This project will help complete the monograph that will describe and evaluate the processes, results and afterlives of collaborative and community-based archaeological research projects at five 20th-century historic sites in the city. The case studies in Detroit Remains use a combination of historical archaeological sources to tell community- and place-based stories about creative entrepreneurship, ingenuity, talent and responses to difficult social conditions in the city by groups of people who are underrepresented in narrative histories.

Digital framework for disseminating linguistic and cultural data - $34,201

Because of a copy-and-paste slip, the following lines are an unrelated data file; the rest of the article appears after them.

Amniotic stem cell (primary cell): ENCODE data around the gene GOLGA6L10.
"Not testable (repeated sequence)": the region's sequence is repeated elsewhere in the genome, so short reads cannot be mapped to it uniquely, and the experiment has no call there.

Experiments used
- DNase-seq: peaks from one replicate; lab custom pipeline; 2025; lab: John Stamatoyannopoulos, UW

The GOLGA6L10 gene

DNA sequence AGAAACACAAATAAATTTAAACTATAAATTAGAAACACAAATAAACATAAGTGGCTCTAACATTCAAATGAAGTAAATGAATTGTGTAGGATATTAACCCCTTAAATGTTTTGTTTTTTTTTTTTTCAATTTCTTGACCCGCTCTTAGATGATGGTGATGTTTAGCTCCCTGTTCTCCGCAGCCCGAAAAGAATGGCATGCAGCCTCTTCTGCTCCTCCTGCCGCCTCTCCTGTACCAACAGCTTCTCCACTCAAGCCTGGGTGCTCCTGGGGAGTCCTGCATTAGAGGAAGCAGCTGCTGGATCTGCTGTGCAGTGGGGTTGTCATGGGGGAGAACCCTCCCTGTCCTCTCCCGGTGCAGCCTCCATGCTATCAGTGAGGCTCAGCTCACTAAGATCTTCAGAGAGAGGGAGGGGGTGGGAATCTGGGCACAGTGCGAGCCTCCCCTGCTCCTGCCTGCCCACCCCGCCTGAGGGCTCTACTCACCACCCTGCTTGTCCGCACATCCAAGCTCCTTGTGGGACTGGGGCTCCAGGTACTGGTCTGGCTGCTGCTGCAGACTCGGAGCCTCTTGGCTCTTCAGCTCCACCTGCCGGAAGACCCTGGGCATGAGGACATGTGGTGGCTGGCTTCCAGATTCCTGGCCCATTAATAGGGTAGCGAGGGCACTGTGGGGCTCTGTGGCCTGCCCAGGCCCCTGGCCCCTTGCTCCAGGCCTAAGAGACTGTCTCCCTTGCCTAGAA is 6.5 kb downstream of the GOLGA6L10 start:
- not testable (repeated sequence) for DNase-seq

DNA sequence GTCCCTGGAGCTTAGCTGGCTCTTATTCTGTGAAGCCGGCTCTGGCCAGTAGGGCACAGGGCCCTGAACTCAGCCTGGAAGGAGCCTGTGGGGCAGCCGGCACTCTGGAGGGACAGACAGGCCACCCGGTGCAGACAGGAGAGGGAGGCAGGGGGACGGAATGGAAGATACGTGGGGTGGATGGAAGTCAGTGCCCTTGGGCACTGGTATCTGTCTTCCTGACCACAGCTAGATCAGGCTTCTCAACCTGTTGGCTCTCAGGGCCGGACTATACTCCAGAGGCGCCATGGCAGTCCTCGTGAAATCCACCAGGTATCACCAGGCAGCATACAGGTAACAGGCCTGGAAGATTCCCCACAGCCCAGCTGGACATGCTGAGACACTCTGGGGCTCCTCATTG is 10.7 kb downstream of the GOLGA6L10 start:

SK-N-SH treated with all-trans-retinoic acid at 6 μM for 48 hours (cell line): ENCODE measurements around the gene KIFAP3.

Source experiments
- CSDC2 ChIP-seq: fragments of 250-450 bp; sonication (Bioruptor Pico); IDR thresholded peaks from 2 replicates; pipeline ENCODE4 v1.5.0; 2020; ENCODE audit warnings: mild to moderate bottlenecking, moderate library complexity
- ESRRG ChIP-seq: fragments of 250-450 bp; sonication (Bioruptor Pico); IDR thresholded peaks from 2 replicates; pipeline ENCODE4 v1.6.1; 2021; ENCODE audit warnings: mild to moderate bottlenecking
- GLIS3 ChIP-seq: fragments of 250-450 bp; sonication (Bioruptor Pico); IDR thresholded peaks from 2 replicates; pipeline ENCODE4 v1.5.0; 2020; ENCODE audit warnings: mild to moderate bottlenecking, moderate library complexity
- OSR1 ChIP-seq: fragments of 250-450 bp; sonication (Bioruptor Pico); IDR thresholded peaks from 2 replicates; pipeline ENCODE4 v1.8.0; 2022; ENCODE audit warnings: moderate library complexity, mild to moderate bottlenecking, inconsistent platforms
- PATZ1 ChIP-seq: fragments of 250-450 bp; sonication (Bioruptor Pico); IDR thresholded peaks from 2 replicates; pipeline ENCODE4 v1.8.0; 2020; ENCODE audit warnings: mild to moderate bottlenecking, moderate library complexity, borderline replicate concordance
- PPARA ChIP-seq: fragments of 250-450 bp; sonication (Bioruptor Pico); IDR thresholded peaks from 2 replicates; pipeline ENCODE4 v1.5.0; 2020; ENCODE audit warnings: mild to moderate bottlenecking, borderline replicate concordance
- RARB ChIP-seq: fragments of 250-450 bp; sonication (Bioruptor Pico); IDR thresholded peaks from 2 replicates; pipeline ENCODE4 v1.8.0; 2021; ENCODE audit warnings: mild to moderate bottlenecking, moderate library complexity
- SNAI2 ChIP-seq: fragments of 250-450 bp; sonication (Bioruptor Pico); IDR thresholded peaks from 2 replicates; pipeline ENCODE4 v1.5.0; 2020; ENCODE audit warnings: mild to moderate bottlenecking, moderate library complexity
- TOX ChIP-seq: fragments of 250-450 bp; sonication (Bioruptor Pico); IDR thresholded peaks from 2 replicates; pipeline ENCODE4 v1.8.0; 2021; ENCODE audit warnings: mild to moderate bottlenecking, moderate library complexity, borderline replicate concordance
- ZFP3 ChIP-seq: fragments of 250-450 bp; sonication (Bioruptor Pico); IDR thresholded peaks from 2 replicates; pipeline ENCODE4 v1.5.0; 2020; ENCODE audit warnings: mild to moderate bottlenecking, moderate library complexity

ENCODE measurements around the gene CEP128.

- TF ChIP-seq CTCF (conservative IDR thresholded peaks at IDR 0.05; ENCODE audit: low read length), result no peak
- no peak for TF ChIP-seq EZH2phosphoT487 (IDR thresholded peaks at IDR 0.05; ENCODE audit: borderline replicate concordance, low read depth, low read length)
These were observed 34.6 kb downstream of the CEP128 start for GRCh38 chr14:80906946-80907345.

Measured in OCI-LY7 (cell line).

Petr Staroverov, assistant professor, English, College of Liberal Arts and Sciences

This project will establish and test a digital online resource suitable for publication of linguistic and cultural heritage. The annotated audio recordings collected by Staroverov will include translations and word-by-word linguistic analysis. In addition, the project will contribute to developing and popularizing the Wayne State Phonetics and Fieldwork Laboratory.

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Wayne State University is one of the nation’s pre-eminent public research universities in an urban setting. Through its multidisciplinary approach to research and education, and its ongoing collaboration with government, industry and other institutions, the university seeks to enhance economic growth and improve the quality of life in the city of Detroit, state of Michigan and throughout the world. For more information about research at Wayne State University, visit http://www.research.wayne.edu.